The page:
Anyone familiar with Jeff Lemire’s work knows that he wastes no time in throwing you into the deep end of a story or his world. And Colonel Weird Cosmagog #1 is no exception. We’re teleported onto a dirt road with Colonel Weird, an old man in a spacesuit. The Colonel is confused, the reader is confused, but we’re on the ride now so there is no turning back. Two questions are raised; where are we and when are we?
The colonel remembers some friends in a brief flashback, but they lack detail in looks, and the Colonel’s words that they went home tell us they’re gone. The issue progresses with the Colonel making his way to a gas station where he becomes a child and interacts with the clerk. It’s clearly in an old-time America since a soda pop only costs a nickel and bread and milk is 20 cents, Great! we know when we are. One page later I’m looking at a skull-faced cosmic entity in a storm of planets and the Colonel is transported to a fight between heroes in a destroyed city facing a giant monster.
Now I’m back to confused, but my interest is piqued. The heroes appear to be his friends from the flashback. The Colonel is still with us by saying that he has no idea what’s happening. The issue progresses in this manner. We jump through memories of heroes, space adventure, cosmic horror, and a cult. And what story featuring seemingly cosmic beings is complete without a cult? All the while on his ride of memories jumbled together, slowly telling us a story of who this man is (without ever actually telling us who he is). The issue concludes with him facing his various ages and realizing he’s forgotten something important and he needs to remember it. The issue ends starting back at the beginning for him, a child in 1946.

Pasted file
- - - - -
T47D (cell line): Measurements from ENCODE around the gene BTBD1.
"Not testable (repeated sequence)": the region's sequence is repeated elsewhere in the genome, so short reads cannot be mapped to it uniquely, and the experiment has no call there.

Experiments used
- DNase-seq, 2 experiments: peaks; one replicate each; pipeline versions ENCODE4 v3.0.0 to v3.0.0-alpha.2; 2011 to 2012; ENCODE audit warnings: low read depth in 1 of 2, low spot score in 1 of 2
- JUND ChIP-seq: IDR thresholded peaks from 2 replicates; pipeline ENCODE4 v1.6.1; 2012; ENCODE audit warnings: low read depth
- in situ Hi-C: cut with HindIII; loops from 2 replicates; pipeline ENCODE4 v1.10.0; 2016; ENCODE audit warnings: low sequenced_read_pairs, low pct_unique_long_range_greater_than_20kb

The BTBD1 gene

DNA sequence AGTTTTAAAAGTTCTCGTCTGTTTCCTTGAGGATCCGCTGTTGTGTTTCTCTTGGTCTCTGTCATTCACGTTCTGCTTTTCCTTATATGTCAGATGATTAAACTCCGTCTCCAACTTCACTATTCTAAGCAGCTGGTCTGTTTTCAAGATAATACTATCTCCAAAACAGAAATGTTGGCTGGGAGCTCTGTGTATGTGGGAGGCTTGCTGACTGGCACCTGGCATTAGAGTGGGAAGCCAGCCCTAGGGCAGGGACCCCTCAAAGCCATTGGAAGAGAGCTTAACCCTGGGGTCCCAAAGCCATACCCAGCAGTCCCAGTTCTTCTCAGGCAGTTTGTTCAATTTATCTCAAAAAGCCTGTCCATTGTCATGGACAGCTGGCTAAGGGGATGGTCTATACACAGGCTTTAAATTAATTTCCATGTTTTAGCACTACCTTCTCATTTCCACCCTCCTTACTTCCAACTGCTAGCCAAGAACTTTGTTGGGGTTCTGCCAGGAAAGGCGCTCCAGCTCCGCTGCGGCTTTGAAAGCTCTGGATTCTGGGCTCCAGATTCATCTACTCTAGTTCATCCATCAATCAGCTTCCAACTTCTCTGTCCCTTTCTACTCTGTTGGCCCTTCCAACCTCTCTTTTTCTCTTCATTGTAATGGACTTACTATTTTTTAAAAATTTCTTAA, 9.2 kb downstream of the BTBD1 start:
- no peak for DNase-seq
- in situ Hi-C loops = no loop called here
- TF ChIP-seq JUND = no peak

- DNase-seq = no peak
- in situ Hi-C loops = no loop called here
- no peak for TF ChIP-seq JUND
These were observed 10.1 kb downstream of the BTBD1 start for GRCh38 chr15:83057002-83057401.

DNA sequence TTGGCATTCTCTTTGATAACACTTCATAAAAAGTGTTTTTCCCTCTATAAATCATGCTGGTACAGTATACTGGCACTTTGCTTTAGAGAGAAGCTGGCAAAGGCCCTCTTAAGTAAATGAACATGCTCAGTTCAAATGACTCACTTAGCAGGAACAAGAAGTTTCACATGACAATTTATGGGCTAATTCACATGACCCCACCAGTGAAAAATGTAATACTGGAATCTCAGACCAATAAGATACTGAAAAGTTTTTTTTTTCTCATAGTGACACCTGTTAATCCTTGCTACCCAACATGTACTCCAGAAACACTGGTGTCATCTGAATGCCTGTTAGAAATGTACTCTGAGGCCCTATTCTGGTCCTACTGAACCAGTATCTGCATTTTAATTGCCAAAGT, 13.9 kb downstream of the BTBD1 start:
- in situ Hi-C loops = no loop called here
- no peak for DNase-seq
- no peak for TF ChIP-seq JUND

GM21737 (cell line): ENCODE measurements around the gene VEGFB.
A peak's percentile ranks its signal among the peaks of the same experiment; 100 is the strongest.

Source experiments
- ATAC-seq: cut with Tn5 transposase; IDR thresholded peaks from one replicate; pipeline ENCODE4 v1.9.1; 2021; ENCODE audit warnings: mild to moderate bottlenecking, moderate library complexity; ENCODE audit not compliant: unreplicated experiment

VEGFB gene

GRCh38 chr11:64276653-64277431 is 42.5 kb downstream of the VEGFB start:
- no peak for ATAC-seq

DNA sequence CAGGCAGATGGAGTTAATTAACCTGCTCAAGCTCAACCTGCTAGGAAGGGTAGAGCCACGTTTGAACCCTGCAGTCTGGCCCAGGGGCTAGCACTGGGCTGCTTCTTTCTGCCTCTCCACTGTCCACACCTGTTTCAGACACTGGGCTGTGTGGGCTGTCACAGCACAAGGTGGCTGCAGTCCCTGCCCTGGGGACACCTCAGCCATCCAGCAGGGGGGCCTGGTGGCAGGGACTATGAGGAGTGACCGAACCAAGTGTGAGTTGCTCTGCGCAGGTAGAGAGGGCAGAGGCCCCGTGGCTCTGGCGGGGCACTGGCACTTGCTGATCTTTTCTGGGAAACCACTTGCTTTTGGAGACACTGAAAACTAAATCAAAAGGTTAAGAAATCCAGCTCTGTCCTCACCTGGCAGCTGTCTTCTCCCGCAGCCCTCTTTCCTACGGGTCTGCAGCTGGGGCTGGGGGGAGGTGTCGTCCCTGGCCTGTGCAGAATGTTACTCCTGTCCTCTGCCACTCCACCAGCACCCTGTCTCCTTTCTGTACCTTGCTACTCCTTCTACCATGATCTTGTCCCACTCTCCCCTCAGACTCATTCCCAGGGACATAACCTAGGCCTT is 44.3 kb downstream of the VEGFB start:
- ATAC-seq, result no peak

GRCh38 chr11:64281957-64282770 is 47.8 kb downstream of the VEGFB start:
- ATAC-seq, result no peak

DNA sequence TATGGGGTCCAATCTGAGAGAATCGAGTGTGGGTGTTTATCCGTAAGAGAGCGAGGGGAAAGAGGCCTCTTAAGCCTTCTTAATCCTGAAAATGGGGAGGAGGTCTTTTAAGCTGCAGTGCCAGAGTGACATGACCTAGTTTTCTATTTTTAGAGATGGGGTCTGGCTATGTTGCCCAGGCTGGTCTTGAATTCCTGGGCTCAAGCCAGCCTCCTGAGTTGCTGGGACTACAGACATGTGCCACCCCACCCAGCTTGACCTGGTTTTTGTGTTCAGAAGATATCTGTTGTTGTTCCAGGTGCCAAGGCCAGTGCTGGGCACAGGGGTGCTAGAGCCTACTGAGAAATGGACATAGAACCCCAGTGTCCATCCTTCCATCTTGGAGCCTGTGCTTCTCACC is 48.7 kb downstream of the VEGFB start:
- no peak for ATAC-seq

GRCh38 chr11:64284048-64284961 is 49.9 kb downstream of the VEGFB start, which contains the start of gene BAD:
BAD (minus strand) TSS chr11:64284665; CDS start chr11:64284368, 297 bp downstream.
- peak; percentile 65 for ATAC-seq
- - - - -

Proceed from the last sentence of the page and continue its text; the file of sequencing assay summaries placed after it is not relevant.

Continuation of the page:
The art by Tyler Crook in this is amazing. His attention to detail with the Colonel’s character design is fantastic. The Colonel’s wide-eyed gaze comes off as unhinged. As I saw the things he has seen, I began to understood that he isn’t unhinged. He has seen some crazy stuff and his eyes tell say that. His spacesuit and rocket ship is in the style of old pulp space adventurers and the way he presents the entities gives us a great scale and impression of this world, despite not knowing the details.
Jeff Lemire’s writing, as usual, was very good. He manages to keep the reader and character on the same page the entire time. When something confusing happens, the Colonel voices it and it felt like it gave form to my own thoughts of confusion. Beyond the first page, there are no thought boxes so the issue flows smoothly. Each panel is clutter-free because we all know there can be too many words per panel. Jeff demonstrates his word economy very well here. This issue is definitely more at than words, for the best. Could it be a side effect of his lost memories, or is he just a man of action? The pulp style of his suit and ship is clearly a nod to older adventure series from the ’70s in which the main characters were daring men of action. It does concern me that this is only a 4 issue mini-series, and this seems like a story that would take more than four issues to tell, given we are going through four ages of the colonel – not including this one.
Do you need to know about the Hammerverse?
When it comes to titles in a publisher’s shared universe, it helps but isn’t always necessary to know of the greater universe it exists in. I can safely say that after this issue I didn’t need to know about the Hammerverse to enjoy and understand this and you won’t either. If you’d like to find out bout the definitive guide to Black Hammer you can read fellow Bleeding Fool contributor Jamison Ashley’s recommendation here